Ever been in the middle of something tough, prayed for rescue, and heard . . . nothing? Ever questioned God, in frustration, “Why won’t you answer?”
Could it be that God doesn’t always answer because, sometimes, he wants us to stay right where we are and learn, there, how to fight? Could it be that God sometimes allows trouble and pain to train us, to build our maturity, to make us more reliable conduits of his love, joy, peace, patience, kindness, goodness, faithfulness, gentleness, self-control? We often consider trouble and pain as unnecessary, to be avoided, hindrances to ease and happiness. Might it make more sense to consider trouble and pain as opposition, as a mountaineer views the pitch and the altitude, or as a linebacker views the block and the fake?
We aren’t meant to be men who avoid opposition, numb it or deny it. We aren’t meant to run from battles, to hide and to let others fight. We’re built for opposition. Truthfully, we’d probably wither without it. We must see it, though, for what it is: “For we do not wrestle against flesh and blood, but against the rulers, against the authorities, against the cosmic powers over this present darkness, against the spiritual forces of evil in the heavenly places” (Ephesians 6:12). Our struggle is against being lured into selfishness, indifference, impatience, rage, resignation, or sin in the face of problems at work, or in our finances or relationships or families. These are epic struggles—battles worthy of any man.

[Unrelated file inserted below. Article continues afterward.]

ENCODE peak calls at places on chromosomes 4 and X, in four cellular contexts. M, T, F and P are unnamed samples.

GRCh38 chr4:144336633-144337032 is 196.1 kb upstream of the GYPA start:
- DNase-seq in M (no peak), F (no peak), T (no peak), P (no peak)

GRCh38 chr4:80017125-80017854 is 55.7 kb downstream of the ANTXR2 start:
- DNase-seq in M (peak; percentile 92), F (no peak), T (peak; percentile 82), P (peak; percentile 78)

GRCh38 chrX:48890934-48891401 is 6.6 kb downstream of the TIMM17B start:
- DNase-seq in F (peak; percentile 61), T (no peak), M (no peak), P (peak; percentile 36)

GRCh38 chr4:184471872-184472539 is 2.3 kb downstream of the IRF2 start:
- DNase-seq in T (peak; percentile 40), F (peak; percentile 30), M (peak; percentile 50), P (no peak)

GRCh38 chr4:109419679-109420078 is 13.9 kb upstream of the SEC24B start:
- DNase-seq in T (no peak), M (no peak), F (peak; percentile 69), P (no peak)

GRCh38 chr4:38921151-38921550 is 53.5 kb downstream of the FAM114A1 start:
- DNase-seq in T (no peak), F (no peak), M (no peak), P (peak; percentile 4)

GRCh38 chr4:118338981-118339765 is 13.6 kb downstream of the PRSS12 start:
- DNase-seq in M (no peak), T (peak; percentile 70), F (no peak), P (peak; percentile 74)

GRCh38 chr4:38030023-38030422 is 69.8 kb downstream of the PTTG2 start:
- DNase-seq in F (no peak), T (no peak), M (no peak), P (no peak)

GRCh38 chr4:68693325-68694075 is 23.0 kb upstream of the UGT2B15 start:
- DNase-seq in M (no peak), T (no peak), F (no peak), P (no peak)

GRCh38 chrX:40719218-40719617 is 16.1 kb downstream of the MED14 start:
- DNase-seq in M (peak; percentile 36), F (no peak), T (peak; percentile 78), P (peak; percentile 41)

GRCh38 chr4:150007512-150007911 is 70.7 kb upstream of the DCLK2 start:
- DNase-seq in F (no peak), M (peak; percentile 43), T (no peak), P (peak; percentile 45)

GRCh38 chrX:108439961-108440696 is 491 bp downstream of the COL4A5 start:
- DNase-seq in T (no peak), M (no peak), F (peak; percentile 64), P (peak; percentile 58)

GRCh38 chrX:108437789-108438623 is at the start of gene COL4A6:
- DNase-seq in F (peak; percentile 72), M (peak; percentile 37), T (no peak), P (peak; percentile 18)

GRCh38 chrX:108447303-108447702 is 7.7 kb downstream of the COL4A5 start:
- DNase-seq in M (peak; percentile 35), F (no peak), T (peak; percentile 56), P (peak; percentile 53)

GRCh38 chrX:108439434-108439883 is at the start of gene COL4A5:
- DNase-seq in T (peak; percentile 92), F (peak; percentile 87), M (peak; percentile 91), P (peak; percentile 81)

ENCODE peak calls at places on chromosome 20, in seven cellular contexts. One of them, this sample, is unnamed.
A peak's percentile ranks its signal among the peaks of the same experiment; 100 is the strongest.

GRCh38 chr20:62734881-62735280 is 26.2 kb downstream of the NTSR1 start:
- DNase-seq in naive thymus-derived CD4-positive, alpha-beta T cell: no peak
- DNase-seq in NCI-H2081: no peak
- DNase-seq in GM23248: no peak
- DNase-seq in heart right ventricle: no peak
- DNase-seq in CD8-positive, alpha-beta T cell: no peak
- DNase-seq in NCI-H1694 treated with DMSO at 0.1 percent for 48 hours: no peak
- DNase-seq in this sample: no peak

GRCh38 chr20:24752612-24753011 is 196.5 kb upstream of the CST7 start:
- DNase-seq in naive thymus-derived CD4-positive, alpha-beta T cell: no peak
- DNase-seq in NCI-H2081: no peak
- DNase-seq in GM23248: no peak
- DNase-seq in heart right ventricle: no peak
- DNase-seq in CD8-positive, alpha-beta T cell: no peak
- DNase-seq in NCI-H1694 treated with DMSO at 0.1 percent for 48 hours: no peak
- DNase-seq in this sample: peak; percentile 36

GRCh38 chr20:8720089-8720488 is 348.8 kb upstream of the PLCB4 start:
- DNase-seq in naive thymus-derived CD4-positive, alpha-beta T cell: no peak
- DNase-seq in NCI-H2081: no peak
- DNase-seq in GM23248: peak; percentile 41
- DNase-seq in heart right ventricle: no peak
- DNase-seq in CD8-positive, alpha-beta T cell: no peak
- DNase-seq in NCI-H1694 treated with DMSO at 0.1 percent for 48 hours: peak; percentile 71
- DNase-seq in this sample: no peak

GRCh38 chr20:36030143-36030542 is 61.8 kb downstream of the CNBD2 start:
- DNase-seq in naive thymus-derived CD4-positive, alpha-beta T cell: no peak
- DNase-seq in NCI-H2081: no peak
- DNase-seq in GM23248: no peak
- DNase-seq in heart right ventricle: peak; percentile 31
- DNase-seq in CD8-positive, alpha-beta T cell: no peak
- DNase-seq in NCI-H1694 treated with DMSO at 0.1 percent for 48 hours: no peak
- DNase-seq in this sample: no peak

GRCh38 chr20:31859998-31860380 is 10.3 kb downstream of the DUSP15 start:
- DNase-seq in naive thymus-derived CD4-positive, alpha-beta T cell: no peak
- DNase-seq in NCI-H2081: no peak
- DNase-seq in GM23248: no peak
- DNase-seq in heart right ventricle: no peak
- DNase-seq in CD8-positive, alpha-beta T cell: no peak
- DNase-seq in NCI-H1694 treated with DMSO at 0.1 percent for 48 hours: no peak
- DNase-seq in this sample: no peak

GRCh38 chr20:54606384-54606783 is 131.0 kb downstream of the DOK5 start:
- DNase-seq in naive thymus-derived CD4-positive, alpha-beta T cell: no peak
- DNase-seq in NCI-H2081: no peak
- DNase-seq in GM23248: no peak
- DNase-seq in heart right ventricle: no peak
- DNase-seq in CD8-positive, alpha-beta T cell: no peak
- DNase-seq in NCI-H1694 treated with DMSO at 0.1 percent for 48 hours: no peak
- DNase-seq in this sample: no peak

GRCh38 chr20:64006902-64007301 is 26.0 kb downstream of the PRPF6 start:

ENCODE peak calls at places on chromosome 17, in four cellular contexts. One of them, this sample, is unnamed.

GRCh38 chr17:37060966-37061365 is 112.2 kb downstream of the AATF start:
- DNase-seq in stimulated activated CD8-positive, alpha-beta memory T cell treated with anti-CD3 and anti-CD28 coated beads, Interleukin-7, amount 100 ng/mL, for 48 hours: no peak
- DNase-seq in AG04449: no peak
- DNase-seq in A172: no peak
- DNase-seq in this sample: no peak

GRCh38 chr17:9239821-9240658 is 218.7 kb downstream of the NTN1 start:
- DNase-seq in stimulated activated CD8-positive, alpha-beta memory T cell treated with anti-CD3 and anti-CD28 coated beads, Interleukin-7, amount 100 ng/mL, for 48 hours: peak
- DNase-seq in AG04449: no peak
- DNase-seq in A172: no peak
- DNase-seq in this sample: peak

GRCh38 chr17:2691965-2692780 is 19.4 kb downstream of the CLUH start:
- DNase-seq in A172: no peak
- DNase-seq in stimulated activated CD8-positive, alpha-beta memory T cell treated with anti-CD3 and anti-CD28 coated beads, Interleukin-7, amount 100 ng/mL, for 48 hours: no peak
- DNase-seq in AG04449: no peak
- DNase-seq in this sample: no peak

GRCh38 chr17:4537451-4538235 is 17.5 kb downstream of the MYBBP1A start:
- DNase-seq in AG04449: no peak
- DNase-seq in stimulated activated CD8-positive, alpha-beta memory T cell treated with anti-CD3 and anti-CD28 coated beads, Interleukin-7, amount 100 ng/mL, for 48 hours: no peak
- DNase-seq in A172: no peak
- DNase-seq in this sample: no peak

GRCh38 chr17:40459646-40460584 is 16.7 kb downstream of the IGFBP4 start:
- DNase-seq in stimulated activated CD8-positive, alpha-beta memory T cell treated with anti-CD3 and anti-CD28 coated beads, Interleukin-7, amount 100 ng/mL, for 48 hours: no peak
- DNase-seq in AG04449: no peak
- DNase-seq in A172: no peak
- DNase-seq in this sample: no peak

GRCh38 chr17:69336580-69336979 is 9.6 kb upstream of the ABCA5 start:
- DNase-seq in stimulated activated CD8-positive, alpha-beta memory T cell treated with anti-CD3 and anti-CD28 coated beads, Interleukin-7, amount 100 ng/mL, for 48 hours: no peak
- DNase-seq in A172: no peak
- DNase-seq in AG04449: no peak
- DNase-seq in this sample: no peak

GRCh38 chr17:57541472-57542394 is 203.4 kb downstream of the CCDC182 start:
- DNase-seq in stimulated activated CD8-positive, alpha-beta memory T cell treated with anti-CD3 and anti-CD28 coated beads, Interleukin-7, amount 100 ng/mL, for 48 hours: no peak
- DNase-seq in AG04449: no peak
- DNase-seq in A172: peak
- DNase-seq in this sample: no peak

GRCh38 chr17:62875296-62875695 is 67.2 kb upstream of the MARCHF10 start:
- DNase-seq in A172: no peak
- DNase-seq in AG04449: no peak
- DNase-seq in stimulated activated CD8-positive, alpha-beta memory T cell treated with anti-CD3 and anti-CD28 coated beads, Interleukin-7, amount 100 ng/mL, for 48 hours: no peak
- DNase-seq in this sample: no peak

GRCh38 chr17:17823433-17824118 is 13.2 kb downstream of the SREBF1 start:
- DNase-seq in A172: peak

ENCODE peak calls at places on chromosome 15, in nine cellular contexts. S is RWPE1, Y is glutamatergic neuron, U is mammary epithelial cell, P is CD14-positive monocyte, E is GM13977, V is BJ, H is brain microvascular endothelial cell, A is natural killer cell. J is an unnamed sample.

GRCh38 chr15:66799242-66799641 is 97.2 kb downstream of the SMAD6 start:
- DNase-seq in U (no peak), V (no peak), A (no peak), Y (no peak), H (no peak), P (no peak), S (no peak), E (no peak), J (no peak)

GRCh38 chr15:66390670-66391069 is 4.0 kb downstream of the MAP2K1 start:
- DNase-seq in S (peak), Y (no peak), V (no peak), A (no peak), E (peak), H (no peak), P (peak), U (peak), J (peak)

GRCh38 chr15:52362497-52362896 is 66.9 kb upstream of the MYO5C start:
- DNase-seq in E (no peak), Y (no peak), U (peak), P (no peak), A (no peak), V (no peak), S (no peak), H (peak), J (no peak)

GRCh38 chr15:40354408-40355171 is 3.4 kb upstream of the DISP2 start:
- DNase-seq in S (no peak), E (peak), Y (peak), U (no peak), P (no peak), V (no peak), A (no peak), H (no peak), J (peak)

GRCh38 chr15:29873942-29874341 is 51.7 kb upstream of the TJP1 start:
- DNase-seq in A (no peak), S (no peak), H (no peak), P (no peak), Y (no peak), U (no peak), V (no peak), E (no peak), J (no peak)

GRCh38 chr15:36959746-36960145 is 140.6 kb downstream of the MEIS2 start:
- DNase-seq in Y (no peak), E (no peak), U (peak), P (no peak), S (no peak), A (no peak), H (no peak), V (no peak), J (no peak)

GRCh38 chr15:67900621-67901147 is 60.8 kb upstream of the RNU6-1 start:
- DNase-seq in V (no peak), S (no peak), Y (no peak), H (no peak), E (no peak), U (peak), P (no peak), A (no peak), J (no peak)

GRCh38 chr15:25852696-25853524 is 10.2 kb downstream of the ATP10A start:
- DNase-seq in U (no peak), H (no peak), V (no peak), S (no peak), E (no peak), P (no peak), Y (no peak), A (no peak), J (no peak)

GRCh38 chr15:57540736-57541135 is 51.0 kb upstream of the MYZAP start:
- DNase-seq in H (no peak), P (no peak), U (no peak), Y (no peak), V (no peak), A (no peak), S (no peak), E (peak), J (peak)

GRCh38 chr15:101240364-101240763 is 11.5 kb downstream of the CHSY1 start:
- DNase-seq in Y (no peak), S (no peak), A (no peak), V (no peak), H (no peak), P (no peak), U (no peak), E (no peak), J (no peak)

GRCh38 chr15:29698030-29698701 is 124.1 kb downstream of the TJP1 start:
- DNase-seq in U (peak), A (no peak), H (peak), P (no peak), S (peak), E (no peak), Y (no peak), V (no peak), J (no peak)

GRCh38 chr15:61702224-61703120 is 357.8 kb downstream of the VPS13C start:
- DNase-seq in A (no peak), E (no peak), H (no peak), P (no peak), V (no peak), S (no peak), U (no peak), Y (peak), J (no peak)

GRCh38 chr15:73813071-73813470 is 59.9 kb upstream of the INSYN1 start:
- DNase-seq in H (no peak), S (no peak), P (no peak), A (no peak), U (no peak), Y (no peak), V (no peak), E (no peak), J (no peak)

Okay, so what do we do?
God doesn’t always take opposition away, brother, because he’s built you to conquer, not to cower. And he’s given you everything you’ll need. Spend time this week reading and meditating upon Ephesians 6:10-17. Write out what the words mean to you, personally, practically.
Taken from the WiRE
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